He grasped what the White House didn't.  Gen Ray Odierno grasped it.  But prissy Chrissy Hill had his tantrum, remember?  Didn't want Odierno getting any media and didn't want the White House talking to him.  And in a sign of how immature and unready for the job Barack Obama was, he went along with Hill.  It would take then-Secretary of Defense Robert Gates and then-Secretary of State Hillary Clinton to get Barack to listen to Odierno -- who saw it all coming.  But the White House knew best.  Michael Hastings words in the weeks after those March 2010 elections?  That analysis stands up to this day.  It's a shame Samantha Power had Barack's ear because clearly, yet again, she didn't know what the hell she was talking about.  And Iraqis suffer today because of Sammy's 'wisdom.'

Michael Hastings work contained actual wisdom.  And insight.  He will be missed and he will be remembered for the reporting and truth telling he leaves behind.

 Glenn Greenwald is truth telling and the revelations from two weeks ago continue to shake up the status quo in DC.  Glenn Greenwald (Guardian) broke the news about the NSA collecting metadata on all Americans phone calls and then he and the Washington Post broke the news that the NSA and FBI were using PRISM, a program collecting data from the internet -- video, photos, e-mails, you name it.  Ed Snowden is the whistle-blower who exposed the programs.  Today, Greenwald appeared on Democracy Now!:

AMY GOODMAN: So, let’s go to what President Obama said in the Charlie Rose interview, when he said he could say unequivocally that we’re not listening to your phone calls. The NSA—it says—"The NSA cannot listen to your phone calls," Obama said. The NSA cannot target your emails, and have not, unless they get a subpoena. Can you talk about that?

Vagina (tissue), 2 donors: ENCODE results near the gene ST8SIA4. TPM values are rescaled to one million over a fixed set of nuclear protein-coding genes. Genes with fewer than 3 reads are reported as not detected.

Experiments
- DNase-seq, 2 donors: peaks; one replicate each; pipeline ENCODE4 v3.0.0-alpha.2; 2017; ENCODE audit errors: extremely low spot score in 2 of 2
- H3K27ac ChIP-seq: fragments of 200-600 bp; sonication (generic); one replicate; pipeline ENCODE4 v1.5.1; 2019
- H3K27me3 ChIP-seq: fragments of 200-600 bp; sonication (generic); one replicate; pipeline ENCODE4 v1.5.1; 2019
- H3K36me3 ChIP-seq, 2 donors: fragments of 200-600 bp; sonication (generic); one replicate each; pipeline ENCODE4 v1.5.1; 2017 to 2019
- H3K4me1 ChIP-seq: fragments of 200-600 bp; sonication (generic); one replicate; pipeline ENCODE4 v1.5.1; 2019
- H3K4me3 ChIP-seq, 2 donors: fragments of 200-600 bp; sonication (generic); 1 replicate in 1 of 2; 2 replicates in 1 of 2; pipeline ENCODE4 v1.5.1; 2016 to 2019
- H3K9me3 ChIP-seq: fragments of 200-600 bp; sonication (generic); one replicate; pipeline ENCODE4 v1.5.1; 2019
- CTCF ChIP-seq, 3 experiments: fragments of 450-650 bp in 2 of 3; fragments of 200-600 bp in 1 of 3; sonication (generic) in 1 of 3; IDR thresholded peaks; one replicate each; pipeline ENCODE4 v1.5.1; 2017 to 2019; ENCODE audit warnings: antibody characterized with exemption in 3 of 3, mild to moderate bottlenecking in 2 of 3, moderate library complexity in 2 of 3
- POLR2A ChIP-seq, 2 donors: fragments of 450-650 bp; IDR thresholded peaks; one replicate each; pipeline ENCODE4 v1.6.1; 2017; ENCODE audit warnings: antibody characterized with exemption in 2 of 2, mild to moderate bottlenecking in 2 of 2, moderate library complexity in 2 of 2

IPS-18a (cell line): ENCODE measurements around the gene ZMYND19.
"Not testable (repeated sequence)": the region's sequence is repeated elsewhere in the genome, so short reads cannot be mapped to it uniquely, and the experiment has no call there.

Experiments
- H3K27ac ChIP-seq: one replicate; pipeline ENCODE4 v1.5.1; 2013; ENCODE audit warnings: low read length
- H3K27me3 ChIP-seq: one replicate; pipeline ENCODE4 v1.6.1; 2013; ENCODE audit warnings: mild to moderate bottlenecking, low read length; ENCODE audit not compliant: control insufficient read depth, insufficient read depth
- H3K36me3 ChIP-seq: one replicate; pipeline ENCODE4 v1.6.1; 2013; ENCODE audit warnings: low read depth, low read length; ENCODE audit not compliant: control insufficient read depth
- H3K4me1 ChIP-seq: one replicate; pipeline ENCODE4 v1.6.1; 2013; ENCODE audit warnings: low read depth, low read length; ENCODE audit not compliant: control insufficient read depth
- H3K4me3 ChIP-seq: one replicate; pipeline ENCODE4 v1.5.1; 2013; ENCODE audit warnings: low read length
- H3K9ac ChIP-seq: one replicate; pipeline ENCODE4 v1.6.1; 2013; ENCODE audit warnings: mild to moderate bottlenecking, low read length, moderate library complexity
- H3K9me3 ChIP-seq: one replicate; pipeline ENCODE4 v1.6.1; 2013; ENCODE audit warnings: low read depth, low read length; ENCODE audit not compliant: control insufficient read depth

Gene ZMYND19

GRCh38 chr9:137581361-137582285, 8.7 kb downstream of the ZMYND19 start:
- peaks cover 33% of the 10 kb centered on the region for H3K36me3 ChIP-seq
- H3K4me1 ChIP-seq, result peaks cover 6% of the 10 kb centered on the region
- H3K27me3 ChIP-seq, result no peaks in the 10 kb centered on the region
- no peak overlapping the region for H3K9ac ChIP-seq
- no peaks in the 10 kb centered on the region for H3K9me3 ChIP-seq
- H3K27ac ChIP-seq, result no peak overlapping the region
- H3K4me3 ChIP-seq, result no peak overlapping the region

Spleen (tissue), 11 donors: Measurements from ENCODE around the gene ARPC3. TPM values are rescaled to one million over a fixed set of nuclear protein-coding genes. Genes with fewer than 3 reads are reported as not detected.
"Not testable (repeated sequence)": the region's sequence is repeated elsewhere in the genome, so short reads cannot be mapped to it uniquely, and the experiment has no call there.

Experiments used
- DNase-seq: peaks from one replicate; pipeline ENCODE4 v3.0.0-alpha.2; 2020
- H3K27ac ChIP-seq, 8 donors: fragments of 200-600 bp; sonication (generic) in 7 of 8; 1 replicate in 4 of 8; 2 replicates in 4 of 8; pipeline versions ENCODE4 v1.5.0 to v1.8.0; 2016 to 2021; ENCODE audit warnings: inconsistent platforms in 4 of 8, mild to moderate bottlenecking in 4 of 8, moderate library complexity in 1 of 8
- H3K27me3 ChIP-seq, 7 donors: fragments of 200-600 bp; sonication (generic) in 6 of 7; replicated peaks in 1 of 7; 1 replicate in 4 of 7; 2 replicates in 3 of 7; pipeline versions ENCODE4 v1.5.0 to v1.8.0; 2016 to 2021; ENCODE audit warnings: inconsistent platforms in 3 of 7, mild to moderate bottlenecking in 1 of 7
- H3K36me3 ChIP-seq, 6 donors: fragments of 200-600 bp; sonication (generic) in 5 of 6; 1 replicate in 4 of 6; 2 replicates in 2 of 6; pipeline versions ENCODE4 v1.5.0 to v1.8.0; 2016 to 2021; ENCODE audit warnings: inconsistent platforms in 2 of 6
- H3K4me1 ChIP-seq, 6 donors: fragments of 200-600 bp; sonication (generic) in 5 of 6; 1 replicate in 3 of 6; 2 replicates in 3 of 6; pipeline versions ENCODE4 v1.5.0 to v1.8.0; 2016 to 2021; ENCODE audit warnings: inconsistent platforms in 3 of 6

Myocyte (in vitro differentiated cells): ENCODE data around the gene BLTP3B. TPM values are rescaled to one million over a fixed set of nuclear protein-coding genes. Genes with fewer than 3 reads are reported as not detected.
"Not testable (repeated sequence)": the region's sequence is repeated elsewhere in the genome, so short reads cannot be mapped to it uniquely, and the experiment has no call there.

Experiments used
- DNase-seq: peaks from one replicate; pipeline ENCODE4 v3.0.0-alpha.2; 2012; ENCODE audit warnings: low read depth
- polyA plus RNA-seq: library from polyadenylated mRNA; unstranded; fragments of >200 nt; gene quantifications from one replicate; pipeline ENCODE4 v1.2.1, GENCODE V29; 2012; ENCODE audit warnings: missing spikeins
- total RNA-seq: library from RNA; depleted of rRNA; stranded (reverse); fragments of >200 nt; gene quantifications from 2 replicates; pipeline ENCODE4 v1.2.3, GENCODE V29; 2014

GLENN GREENWALD: I’m staggered by how deceitful and misleading that claim is from President Obama. It’s actually worse than just misleading and deceitful; it’s just outright false. And this is the story that we’re working on to publish next, which is an inside look at what the FISA court really does in terms of what it is called oversight, but is really an empty fig leaf, when it monitors the NSA.
Under the 2008 FISA law, which replaced the 30-year FISA law enacted in 1978, the principal change is that the United States no longer needs an individual warrant when it listens in on the telephone calls or reads the emails of American citizens when they communicate with people outside of the United States. It is true that when American citizens talk to other Americans on U.S. soil, exclusively domestic communications, the NSA legally is required to get an individualized warrant from the FISA court before they can listen to the content of those communications. But when an American citizen is talking to somebody outside of the United States who’s not a U.S. citizen, and the target of those communications is the person outside of the United States, that is now completely legal for the NSA to eavesdrop on that call or read the email without going and getting a warrant. That is the whole point of that 2008 law. Remember, the Bush administration in 2005 got caught eavesdropping on the conversations of American citizens, the international conversations of American citizens, without a warrant. And what that 2008 law did is legalize that Bush program by eliminating the warrant requirement.